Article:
Perhaps the only singer/songwriter to make the Mountain Goats' John Darnielle look like a careerist, Super XX Man (aka Scott Garred, formerly of the Pacific Northwest's late lamented Silver Scooter) has maintained a similar career path to that of his better-known doppelgänger: a series of creaky, lo-fi cassettes and vinyl singles at first, adding other instruments and better sound quality from one album to the next. Garred and Darnielle even have similar day jobs, as a music therapist and a psychiatric nurse, respectively. (Interestingly, the late Kevin Coyne, whose often-harrowing 1970s work sounds very much like a precursor to both acts, held both of those jobs himself.) However, as the Mountain Goats have steadily grown in indie-darling prominence, Super XX Man has until now stayed comparatively low-key. However, X sounds like Super XX Man's musical coming-out party. Garred's tenth album under this project name -- almost all of his albums have Roman numerals for names -- X is a greatest-hits album of sorts, featuring new recordings of songs from previous albums, made with the current full-band lineup co-led by his accordionist wife, Michelle Garred. The increased prominence of Michelle's accordion and drummer/flute player Ali Wesley's angelic harmonies gives X a certain resemblance to Super XX Man's Portland compatriots the Decemberists; in fact, the new arrangements point up the extent to which Garred's boyish vocals sound like Colin Meloy without the put-on English accent. Primarily, however, X makes a fine case for Garred as an underrated pop songsmith, equally capable of utterly charming twee pop reveries like "Hearts and Stars," country-tinged tunes like "Coulee City," and more immediately recognizable Super XX Man songs like the stark "Garage Apartment." If X appeals to new fans, next try 2003's Vol. VI, Collecting Rocks, a lovely and intimate concept album.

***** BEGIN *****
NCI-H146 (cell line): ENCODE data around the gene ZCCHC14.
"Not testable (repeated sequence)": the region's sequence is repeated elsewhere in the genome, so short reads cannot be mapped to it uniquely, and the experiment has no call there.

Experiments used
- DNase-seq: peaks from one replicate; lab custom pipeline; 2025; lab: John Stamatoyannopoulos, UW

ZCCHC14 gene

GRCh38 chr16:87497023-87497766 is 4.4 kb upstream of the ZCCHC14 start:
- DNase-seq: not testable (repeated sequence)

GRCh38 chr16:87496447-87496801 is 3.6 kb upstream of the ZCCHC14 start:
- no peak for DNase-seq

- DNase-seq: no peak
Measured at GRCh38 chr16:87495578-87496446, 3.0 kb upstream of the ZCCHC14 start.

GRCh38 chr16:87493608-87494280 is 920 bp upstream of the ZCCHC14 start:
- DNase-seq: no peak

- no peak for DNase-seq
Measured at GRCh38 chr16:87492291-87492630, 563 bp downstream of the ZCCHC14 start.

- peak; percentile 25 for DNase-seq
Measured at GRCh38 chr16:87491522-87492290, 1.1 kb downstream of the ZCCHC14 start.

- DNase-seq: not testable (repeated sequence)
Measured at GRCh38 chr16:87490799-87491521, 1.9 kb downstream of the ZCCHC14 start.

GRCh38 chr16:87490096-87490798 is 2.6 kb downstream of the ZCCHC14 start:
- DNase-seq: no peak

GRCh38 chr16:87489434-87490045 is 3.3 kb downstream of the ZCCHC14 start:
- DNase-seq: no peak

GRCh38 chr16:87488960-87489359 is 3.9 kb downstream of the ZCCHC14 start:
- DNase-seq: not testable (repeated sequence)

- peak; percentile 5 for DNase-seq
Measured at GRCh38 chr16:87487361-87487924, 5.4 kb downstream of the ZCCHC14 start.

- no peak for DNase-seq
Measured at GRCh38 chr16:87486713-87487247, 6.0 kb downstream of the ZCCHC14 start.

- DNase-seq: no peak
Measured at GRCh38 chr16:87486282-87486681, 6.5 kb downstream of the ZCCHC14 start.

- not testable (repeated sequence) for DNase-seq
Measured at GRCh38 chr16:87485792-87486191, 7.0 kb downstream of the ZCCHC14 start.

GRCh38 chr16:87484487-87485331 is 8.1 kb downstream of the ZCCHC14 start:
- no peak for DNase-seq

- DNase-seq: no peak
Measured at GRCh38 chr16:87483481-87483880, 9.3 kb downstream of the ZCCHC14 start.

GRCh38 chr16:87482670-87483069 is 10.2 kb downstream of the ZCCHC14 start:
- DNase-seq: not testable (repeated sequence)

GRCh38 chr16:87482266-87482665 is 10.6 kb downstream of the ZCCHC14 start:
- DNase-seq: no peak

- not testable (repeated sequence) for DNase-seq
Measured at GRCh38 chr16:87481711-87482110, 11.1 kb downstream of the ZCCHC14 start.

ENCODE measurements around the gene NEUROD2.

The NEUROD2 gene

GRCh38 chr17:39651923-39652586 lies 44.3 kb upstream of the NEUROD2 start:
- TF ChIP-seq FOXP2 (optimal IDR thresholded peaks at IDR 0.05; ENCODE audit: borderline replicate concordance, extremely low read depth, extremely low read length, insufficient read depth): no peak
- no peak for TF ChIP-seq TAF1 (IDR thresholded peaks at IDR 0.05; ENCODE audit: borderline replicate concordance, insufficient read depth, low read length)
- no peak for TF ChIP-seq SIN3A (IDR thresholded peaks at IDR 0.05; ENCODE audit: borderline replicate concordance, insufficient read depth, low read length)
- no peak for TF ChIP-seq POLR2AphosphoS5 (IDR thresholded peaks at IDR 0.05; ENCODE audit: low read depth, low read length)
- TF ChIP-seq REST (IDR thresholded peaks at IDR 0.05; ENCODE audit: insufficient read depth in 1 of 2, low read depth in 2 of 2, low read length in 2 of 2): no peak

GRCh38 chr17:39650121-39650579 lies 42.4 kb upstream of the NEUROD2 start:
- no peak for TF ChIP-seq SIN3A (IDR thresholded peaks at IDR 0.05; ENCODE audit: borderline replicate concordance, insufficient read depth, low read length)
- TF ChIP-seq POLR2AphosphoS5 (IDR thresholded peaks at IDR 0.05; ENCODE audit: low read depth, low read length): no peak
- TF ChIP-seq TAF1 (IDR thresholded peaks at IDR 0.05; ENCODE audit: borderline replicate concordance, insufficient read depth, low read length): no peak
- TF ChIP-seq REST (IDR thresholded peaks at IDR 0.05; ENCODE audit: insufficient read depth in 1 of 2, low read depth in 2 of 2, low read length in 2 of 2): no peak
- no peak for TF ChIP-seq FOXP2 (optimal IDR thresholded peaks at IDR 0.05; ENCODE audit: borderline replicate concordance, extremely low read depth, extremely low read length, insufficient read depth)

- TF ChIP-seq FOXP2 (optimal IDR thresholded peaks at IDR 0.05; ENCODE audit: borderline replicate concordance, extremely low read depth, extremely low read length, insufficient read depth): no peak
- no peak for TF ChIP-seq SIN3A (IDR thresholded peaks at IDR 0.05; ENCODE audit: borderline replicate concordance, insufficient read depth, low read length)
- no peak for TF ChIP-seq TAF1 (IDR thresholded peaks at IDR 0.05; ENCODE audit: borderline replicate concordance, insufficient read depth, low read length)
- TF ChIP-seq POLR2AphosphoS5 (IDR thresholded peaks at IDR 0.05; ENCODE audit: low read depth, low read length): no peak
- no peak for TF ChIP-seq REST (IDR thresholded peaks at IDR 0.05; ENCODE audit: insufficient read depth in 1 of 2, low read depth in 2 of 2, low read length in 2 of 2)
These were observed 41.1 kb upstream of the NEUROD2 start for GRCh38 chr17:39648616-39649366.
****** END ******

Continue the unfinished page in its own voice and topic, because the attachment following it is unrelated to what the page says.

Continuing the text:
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AllMusic Review by Stewart Mason